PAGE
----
10. “Review of decision of Initial Panel in The Agency Group Australia Limited 02 not to make a declaration under s657A and consequent orders and to make such declaration and orders as set out below”.

  11. The request for the President’s consent was to the same effect – for consent to file an application for a review of the decision not to make a declaration - and the application subsequently lodged after consent was granted footnoted that “This application is to be read with the request for leave to seek review (sic) from Magnolia of 2 February 2021”.
  12. This is not surprising. As submitted by Agency, the events have taken place. Therefore, there would be little utility in Magnolia making an application now for review of the initial Panel’s decisions in respect of the interim orders.
  13. If the requested review had been in respect of the interim order decisions, we would agree that it is now out of time and the time cannot be extended. However, the requested review is not in respect of those decisions, although of course the interim order that resulted in the Nexia response is a fundamental aspect of the review.
  14. While it is open in appropriate circumstances to seek a review of an interim order decision, the Panel’s process would quickly become unworkable if a review of every interim order decision was needed so as to comply with the review timeframe set out in Corporations Regulation 6.10.1.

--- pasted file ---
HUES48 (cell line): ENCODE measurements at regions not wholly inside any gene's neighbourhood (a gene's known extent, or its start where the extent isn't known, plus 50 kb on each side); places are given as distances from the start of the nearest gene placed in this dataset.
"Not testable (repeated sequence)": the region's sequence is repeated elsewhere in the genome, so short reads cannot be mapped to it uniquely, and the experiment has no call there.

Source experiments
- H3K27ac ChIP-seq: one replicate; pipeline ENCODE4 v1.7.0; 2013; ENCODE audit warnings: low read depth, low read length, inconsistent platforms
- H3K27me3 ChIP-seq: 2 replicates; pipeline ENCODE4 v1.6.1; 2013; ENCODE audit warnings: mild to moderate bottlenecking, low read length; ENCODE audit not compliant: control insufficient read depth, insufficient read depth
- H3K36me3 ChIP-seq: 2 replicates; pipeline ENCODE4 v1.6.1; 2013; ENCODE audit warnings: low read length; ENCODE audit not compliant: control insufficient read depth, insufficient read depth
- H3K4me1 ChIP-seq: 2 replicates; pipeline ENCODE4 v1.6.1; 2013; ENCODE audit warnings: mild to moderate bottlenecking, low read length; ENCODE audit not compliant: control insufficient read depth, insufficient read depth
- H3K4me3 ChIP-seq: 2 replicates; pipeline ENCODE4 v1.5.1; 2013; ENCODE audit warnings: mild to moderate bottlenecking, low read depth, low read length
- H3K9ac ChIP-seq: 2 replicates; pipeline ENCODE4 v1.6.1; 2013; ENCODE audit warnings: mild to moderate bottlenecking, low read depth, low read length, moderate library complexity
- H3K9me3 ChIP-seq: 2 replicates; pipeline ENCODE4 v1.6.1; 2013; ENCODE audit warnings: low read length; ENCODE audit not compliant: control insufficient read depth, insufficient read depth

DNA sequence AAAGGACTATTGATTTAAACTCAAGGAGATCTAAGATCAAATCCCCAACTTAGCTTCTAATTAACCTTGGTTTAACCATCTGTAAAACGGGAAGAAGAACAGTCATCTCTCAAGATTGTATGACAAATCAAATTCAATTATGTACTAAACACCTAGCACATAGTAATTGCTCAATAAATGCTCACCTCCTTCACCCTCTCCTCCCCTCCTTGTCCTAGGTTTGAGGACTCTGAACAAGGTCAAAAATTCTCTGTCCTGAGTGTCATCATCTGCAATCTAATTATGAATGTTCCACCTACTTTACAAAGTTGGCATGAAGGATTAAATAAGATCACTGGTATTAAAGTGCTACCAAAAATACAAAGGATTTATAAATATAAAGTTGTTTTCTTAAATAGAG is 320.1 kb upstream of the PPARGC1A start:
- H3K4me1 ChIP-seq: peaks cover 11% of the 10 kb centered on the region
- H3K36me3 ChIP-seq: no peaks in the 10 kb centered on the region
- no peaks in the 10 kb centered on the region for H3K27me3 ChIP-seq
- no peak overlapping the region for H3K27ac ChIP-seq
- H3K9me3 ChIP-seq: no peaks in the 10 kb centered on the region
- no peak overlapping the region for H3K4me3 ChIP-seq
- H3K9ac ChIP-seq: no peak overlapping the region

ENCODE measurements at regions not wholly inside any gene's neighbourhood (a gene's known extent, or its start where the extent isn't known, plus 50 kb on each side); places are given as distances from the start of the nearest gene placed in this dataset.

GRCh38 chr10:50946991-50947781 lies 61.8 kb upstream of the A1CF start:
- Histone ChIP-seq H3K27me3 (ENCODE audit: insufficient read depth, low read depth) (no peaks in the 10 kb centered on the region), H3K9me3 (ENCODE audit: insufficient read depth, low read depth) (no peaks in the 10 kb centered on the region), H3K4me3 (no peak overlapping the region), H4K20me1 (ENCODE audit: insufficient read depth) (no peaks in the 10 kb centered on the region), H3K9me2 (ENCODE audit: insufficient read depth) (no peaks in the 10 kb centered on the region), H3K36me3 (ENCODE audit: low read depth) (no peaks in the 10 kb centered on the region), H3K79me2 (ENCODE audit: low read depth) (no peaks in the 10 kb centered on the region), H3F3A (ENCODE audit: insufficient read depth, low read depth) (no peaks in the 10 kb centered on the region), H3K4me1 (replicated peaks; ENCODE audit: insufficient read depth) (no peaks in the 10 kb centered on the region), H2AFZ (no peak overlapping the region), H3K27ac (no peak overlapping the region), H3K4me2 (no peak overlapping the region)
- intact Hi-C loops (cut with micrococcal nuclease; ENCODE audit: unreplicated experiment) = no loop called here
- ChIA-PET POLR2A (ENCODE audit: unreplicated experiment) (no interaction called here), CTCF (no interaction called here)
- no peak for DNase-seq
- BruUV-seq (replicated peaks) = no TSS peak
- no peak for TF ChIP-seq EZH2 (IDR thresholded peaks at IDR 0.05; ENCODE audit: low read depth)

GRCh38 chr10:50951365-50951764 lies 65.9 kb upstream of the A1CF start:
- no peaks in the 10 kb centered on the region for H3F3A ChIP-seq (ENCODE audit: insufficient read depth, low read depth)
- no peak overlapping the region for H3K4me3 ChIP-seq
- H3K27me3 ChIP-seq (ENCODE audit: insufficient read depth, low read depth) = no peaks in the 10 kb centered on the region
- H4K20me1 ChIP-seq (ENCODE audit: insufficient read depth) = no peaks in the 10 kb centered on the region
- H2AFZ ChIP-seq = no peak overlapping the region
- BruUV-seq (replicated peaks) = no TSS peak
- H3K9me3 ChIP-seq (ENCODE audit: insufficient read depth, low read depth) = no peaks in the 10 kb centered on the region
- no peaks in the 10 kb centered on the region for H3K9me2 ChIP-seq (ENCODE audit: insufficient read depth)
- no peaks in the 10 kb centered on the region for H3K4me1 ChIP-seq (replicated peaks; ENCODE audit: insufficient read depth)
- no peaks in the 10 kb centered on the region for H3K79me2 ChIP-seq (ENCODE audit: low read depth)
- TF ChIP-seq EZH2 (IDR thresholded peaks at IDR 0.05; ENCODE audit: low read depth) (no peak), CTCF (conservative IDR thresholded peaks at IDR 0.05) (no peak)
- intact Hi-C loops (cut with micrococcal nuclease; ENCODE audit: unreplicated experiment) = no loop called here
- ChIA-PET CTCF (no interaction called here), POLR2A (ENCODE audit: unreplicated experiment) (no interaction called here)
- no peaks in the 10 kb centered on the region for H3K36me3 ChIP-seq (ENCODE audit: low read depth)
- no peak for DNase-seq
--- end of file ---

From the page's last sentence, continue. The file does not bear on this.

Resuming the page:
15. To understand the provisions as requiring such reviews would result in every interim order that a party disagreed with needing to be the subject of a request for the President’s consent (since there would at that stage be no declaration or orders16). Then a review Panel would need to be appointed to consider it, at the same time as the initial Panel was undertaking its consideration of the substance of the initial application. If the review Panel took a different view to the initial Panel on the interim order, it could change the basis of the initial Panel’s consideration. This cannot have been intended.
  16. The Panel is required (and does) operate to a tight timeline. Agency submitted that “a person who has been a party to a Panel proceeding (which jurisdiction has the aims of speed, informality and certainty), ought to know almost immediately if they wish to seek a review… [and] … a company the subject of Panel proceedings (and the market and many other potential stakeholders affected) should not be subject to the uncertainty that a party may seek a review later than when is strictly necessary.”
  17. This is true. But it does not mean that a review of an interim order is required. The principle is met by a timely review of the final decision.